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The reason why Neil Young told fans to illegally download his music


Neil Young has made no secret of his disdain for major streaming platforms. The musician’s very public spat with Spotify led to his music being removed from the platform, and years before the dispute with the streaming service, Young had even encouraged his fans to illegally download his material as a realistic alternative.

While the finances surrounding the medium of modern music has always been an issue for Young, the ethical problems surrounding Spotify and the spreading of misinformation about the pandemic through podcasts ultimately proved to be the final straw. Also, in 2015, Young removed all of his music from the services, which he said was due to their poor sound quality. He explained: “I don’t need my music to be devalued by the worst quality in the history of broadcasting or any other form of distribution. I don’t feel right allowing this to be sold to my fans. It’s bad for my music.”

Earth was initially only available on physical formats, however, he did agree to it being aired on Tidal because the service had an appropriate sound quality.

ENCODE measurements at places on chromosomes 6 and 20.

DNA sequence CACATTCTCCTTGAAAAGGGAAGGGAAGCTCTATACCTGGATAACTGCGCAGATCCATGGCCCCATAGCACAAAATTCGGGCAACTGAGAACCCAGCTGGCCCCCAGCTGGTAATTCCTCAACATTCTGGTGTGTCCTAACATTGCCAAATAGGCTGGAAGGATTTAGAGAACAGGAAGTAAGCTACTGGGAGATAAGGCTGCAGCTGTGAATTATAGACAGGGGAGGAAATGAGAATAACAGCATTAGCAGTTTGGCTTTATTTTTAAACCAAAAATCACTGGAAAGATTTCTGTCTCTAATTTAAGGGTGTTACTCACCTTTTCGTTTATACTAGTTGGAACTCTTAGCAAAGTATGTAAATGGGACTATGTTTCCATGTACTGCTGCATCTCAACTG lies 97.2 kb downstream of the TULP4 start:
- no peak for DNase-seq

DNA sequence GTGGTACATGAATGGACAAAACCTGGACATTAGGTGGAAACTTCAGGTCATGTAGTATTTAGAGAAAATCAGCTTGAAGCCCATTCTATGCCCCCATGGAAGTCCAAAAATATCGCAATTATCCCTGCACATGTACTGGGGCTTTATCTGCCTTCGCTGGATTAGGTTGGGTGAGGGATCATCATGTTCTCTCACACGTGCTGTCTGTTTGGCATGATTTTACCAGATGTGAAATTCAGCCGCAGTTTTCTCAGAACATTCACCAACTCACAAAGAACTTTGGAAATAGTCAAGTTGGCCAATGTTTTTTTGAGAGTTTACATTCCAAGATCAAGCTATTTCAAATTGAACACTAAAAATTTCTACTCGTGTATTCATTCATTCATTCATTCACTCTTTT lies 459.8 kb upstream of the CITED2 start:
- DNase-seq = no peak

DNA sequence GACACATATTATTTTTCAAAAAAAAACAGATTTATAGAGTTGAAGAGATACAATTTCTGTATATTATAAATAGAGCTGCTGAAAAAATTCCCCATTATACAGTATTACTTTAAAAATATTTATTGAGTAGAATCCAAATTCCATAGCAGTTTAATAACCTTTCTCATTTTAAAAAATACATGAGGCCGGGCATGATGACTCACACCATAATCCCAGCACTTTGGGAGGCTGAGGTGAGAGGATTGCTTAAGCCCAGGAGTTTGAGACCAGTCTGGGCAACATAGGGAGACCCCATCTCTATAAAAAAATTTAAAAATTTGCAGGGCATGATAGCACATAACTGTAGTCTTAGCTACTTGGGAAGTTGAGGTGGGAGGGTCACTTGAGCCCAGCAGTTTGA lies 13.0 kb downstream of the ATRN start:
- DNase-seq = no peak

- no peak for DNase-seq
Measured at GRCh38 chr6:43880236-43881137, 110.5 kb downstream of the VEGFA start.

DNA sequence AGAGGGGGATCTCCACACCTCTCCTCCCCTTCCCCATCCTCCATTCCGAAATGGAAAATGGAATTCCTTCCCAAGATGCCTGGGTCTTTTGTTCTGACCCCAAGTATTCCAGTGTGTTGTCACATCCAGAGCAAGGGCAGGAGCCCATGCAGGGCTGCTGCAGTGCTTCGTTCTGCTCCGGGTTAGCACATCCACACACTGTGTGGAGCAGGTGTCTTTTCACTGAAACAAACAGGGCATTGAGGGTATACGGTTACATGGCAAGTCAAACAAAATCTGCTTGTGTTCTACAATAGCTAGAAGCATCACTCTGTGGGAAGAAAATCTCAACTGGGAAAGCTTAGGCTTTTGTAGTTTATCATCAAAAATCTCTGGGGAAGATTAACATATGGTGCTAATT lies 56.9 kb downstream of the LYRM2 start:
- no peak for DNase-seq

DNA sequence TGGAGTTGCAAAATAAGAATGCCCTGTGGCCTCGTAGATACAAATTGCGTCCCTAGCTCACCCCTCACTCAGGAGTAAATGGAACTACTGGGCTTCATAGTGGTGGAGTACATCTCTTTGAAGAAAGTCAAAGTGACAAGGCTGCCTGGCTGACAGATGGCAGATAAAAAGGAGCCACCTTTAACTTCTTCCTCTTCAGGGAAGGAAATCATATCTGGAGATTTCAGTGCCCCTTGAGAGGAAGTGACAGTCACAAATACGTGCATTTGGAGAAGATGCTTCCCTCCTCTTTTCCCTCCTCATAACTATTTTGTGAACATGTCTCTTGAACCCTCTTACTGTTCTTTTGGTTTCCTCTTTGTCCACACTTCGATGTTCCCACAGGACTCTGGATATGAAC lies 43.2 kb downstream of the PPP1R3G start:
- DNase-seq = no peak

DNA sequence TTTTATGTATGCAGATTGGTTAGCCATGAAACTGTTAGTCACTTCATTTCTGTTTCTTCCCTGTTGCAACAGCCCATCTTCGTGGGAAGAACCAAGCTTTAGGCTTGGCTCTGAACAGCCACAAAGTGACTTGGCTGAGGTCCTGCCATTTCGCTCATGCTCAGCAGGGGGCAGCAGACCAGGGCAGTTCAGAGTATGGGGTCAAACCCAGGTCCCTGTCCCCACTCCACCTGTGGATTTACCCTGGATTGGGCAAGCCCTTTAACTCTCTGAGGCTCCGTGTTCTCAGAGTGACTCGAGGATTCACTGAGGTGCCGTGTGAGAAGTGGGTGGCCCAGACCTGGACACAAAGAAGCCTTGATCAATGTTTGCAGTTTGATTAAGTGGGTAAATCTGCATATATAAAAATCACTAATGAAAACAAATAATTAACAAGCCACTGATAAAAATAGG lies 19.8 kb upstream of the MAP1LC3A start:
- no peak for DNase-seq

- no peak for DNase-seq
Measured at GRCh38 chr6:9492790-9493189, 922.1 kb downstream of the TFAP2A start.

Around the time of its release, Young appeared on Marc Maron’s WTF podcast and actively encouraged his fans to make an illegal recording of the broadcast rather than buying it from his store.” We want everybody to have it. I don’t give a shit. Yeah, it’s like, I can’t sell that crap. Go make it yourself and take it home,” he told the host.

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Young continued: “If you wanna get it, I think they play the whole album on Tidal in a couple of weeks. Go onto Tidal and just record it off of Tidal! It’s gonna be 44.1 [kHz]. So that way everybody can get it, ’cause I’m not selling them. I’m not selling the MP3. When I start talking like that, my manager shows up.”

While Young did eventually make his return to streaming services later in 2016, he still was outspoken against the corporations and resentful about the gatekeeping power they hold. He told Wired in 2019: “There aren’t really music streaming services so much as there are tech streaming services. It’s not the same thing from what I see, or they’d be complaining themselves about the technology they have to use. They don’t seem to understand what the music’s about or care about who’s making it”.

Adding: “Besides sounding really terrible, there’s no credit given for anything. You can’t find the information, and it doesn’t seem to matter to them. Yet we’re in the information age and they’re tech companies, so that’s very confusing”.

Money is not the primary concern for Young, and that’s why he doesn’t care if fans listen to his music illegally. The only thing that matters to him is that his art remains undiluted, and people can hear it in the way he intended.

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